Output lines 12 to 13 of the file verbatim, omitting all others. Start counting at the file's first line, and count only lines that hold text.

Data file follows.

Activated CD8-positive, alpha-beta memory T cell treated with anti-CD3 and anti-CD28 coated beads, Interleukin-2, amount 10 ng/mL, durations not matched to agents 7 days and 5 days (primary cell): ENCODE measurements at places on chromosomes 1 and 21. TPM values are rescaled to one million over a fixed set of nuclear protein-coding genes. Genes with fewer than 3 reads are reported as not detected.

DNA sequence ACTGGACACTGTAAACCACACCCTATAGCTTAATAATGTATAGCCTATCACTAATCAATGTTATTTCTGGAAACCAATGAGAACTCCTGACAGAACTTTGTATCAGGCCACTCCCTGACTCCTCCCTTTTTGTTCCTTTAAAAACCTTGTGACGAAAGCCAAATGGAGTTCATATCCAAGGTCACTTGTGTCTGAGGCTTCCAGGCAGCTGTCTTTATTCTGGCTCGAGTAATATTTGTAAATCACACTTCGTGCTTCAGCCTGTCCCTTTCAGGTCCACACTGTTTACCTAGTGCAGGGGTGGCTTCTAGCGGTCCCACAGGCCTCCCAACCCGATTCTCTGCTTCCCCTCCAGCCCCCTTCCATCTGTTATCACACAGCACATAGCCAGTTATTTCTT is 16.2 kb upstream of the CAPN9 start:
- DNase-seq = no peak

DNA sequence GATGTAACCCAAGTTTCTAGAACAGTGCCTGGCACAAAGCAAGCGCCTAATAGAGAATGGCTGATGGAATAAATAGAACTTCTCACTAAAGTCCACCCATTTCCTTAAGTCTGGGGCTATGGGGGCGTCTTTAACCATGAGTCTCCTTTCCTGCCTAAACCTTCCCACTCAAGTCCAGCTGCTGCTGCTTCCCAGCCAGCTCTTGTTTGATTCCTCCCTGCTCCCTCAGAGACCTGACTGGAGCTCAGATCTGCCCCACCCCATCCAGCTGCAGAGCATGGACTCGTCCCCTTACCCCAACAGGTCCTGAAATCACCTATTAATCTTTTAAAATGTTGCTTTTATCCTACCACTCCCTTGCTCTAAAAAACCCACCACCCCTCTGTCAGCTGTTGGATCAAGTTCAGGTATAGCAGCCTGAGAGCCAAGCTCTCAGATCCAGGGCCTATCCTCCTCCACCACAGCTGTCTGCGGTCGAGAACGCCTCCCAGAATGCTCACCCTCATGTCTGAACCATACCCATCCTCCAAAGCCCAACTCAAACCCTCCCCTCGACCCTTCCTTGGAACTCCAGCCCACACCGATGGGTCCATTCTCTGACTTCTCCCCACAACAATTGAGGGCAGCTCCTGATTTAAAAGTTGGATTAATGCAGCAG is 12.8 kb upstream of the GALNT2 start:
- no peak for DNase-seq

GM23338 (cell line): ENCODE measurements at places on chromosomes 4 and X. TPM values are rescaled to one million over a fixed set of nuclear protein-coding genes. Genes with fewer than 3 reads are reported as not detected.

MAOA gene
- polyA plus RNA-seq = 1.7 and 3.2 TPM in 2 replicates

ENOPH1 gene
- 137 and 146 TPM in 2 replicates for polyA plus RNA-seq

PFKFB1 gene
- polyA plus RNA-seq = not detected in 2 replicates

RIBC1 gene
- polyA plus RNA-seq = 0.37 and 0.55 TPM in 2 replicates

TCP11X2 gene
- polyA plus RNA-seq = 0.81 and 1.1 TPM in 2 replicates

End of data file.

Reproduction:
- polyA plus RNA-seq = not detected in 2 replicates

RIBC1 gene